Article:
Forest clearance documented inside PT. Laot bangko’s palm oil concession. February 2019.
Oil palm fresh fruit bunches are loaded onto a truck at the PT Laot Bangko palm oil plantation.
PT. Laot Bangko has been exposed repeatedly by RAN since 2014, including for the destruction of almost 300 acres of forests that are habitat for Sumatran elephants and orangutans. Exposes were published in 2018 and 2019, and satellite imagery showed clearing continued into early 2021. Nearly a third of the roughly 17,000 acres of PT. Laot Bangko’s palm oil concession is subject to a dispute with local communities that rely on the land to meet their daily needs. The director of the company has admitted that the company needs to resolve the conflict, but has not committed to handing back the land to the local community. PT. Laot Bangko is owned by PT. Bima Golden Powerindo—a company controlled by William and Cynthia Taylor. That company also owns a palm oil mill and plantation called PT. Muara Jambi Sawit Lestari in Jambi, Indonesia that also supplies Nestlé, Procter & Gamble, PepsiCo and Mondelēz.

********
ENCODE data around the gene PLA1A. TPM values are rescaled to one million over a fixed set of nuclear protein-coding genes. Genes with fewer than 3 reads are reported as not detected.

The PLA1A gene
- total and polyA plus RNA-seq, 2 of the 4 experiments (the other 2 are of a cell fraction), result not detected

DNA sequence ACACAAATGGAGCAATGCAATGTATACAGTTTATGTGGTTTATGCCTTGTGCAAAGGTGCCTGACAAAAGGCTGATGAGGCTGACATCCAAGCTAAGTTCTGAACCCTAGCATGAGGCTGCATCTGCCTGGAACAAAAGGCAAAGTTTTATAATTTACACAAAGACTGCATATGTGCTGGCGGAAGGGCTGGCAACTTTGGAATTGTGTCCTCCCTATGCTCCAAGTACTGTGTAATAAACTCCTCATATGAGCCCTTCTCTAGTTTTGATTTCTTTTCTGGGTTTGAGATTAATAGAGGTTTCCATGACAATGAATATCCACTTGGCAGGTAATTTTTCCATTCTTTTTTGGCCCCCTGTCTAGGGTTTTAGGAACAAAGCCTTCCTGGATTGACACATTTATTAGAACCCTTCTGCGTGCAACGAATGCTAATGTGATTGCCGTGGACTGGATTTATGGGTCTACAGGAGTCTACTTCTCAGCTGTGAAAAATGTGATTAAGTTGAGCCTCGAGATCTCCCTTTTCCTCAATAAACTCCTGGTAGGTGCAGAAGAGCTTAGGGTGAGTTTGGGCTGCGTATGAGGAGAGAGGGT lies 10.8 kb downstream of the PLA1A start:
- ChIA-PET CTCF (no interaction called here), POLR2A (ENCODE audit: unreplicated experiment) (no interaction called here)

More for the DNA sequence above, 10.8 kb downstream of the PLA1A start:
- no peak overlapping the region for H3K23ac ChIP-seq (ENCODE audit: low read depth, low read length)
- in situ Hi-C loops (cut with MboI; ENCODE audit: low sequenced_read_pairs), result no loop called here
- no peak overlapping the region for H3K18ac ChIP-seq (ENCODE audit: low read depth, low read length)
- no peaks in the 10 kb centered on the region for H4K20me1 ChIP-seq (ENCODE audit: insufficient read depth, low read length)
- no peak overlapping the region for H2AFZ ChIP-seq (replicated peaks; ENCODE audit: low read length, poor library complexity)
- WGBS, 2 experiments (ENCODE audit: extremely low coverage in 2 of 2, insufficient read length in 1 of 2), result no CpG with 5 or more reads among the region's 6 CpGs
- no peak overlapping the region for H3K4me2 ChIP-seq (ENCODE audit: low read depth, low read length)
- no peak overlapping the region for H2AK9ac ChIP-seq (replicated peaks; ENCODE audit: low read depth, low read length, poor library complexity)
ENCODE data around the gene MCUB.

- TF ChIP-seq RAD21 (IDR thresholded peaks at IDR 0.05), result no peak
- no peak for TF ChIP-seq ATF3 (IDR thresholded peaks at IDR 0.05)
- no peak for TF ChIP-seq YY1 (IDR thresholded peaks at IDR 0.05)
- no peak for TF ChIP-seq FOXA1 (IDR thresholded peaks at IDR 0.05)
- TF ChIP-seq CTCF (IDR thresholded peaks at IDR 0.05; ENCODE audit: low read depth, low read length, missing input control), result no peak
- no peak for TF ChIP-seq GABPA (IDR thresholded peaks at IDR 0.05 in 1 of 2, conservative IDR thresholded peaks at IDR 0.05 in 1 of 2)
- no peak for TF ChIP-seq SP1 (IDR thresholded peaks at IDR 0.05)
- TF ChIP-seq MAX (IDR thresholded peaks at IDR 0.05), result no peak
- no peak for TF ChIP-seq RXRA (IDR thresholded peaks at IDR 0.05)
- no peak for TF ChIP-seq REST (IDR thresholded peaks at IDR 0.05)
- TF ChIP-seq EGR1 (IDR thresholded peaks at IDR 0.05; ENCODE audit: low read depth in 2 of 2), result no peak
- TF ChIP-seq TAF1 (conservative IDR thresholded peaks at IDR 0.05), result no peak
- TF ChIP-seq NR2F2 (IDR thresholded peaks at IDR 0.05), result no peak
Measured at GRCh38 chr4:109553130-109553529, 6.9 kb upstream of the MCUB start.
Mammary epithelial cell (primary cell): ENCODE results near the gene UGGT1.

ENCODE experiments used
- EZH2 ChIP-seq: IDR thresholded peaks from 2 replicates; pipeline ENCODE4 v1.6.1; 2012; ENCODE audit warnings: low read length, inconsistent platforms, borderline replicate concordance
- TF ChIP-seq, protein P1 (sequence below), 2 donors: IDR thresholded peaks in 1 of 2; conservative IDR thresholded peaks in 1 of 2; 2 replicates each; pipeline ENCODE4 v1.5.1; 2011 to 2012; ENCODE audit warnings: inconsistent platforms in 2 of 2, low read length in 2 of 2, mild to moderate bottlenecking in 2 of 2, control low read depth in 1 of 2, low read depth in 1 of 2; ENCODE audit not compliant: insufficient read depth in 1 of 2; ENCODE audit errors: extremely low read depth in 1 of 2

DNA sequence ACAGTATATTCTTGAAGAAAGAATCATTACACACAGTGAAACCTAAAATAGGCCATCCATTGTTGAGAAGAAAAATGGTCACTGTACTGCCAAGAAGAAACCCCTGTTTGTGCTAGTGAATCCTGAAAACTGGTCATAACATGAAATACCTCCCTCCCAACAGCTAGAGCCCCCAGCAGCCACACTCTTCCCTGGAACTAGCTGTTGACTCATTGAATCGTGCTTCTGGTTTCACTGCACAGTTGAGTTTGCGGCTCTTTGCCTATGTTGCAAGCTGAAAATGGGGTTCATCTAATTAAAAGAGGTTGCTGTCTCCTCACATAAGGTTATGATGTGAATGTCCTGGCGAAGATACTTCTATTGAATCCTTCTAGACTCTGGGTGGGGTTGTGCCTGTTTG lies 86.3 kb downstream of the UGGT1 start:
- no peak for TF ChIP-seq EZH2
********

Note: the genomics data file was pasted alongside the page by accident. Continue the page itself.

Unilever and Nestlé claim to have placed a ban on sourcing from PT. Laot Bangko and report that their suppliers have enforced this ban in their supply chains in the Leuser Ecosystem. Investigations undertaken in April 2021 prove this is not the case, as the problematic palm oil mill called PT. Global Sawit Semesta––exposed in RAN’s 2019 year long investigation for sourcing illegally produced palm oil–– continues to source and sell Conflict Palm Oil produced by the rogue actor to RGE Group which is a supplier to both Unilever and Nestlé. PT. Global Sawit Semesta is also listed as a supplier to Procter & Gamble and PepsiCo.
Procter and Gamble, PepsiCo, Mondelēz, Mars and Colgate-Palmolive have failed to report on actions taken to stop sourcing from this disgraced palm oil company. Personal care giant Kao has also failed to disclose actions taken to suspend its business relationships until RGE Group––and its joint venture partner APICAL–can prove compliance with its NDPE policy. These latest findings from the field show that across the board brands have inadequate monitoring and non-compliance systems, are unable to enforce the No Buy policies when they are adopted, and have failed to cut Conflict Palm Oil from their supply chains despite promises made to their customers that they have done so.